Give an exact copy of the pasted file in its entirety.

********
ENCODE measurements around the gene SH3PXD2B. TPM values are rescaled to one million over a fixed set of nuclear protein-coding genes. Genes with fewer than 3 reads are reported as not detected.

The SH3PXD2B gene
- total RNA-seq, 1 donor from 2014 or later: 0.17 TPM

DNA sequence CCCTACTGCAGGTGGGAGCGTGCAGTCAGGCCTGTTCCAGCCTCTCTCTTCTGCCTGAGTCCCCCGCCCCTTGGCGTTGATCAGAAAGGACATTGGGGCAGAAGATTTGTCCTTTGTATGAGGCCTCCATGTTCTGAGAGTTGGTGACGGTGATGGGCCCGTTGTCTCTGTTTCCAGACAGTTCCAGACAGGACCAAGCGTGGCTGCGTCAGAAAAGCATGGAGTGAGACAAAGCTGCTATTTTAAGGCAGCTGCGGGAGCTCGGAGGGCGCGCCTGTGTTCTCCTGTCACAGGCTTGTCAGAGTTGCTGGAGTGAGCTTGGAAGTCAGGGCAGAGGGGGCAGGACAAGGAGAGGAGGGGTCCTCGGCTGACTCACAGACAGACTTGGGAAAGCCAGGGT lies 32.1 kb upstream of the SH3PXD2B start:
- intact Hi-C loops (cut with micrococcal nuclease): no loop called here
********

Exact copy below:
ENCODE measurements around the gene SH3PXD2B. TPM values are rescaled to one million over a fixed set of nuclear protein-coding genes. Genes with fewer than 3 reads are reported as not detected.

The SH3PXD2B gene
- total RNA-seq, 1 donor from 2014 or later: 0.17 TPM

DNA sequence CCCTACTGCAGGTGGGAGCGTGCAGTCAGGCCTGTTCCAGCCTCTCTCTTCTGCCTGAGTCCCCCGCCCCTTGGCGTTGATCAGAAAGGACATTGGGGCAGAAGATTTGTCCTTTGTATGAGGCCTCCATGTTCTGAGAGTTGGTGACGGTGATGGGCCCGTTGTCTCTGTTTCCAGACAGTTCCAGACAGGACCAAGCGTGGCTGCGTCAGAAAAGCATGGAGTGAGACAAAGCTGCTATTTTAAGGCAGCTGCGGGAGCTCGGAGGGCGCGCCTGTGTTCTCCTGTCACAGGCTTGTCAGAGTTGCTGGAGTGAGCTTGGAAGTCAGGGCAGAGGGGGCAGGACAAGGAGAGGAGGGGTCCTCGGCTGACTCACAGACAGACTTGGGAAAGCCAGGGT lies 32.1 kb upstream of the SH3PXD2B start:
- intact Hi-C loops (cut with micrococcal nuclease): no loop called here